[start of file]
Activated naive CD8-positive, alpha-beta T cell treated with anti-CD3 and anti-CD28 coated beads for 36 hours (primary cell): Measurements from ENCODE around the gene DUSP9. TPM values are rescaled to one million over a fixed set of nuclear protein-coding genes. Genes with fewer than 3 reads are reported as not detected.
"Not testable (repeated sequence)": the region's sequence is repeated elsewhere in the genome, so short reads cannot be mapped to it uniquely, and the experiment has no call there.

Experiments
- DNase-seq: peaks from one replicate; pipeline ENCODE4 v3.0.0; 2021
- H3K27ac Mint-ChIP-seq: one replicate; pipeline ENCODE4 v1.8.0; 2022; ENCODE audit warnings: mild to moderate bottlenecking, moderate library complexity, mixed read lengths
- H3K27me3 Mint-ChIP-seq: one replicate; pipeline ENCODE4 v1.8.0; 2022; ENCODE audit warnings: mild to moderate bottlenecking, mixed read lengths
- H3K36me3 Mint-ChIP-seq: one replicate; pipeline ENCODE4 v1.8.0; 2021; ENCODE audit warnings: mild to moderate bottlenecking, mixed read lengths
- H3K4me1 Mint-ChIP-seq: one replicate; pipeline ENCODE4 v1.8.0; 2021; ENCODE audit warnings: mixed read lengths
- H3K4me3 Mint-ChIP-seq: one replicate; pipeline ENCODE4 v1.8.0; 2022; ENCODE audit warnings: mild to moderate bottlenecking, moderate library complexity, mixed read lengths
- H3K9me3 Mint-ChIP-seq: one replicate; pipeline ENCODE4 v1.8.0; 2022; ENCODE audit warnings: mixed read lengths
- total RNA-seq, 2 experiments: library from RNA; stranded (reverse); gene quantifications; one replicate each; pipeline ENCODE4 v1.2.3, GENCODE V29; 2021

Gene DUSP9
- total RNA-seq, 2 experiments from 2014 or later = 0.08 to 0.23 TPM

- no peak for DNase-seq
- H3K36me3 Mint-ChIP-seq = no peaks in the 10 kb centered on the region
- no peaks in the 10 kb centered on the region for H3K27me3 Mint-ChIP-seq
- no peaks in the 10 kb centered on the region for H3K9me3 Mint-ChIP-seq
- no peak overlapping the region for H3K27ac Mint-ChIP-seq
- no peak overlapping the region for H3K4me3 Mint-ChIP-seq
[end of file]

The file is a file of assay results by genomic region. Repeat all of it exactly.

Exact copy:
Activated naive CD8-positive, alpha-beta T cell treated with anti-CD3 and anti-CD28 coated beads for 36 hours (primary cell): Measurements from ENCODE around the gene DUSP9. TPM values are rescaled to one million over a fixed set of nuclear protein-coding genes. Genes with fewer than 3 reads are reported as not detected.
"Not testable (repeated sequence)": the region's sequence is repeated elsewhere in the genome, so short reads cannot be mapped to it uniquely, and the experiment has no call there.

Experiments
- DNase-seq: peaks from one replicate; pipeline ENCODE4 v3.0.0; 2021
- H3K27ac Mint-ChIP-seq: one replicate; pipeline ENCODE4 v1.8.0; 2022; ENCODE audit warnings: mild to moderate bottlenecking, moderate library complexity, mixed read lengths
- H3K27me3 Mint-ChIP-seq: one replicate; pipeline ENCODE4 v1.8.0; 2022; ENCODE audit warnings: mild to moderate bottlenecking, mixed read lengths
- H3K36me3 Mint-ChIP-seq: one replicate; pipeline ENCODE4 v1.8.0; 2021; ENCODE audit warnings: mild to moderate bottlenecking, mixed read lengths
- H3K4me1 Mint-ChIP-seq: one replicate; pipeline ENCODE4 v1.8.0; 2021; ENCODE audit warnings: mixed read lengths
- H3K4me3 Mint-ChIP-seq: one replicate; pipeline ENCODE4 v1.8.0; 2022; ENCODE audit warnings: mild to moderate bottlenecking, moderate library complexity, mixed read lengths
- H3K9me3 Mint-ChIP-seq: one replicate; pipeline ENCODE4 v1.8.0; 2022; ENCODE audit warnings: mixed read lengths
- total RNA-seq, 2 experiments: library from RNA; stranded (reverse); gene quantifications; one replicate each; pipeline ENCODE4 v1.2.3, GENCODE V29; 2021

Gene DUSP9
- total RNA-seq, 2 experiments from 2014 or later = 0.08 to 0.23 TPM

- no peak for DNase-seq
- H3K36me3 Mint-ChIP-seq = no peaks in the 10 kb centered on the region
- no peaks in the 10 kb centered on the region for H3K27me3 Mint-ChIP-seq
- no peaks in the 10 kb centered on the region for H3K9me3 Mint-ChIP-seq
- no peak overlapping the region for H3K27ac Mint-ChIP-seq
- no peak overlapping the region for H3K4me3 Mint-ChIP-seq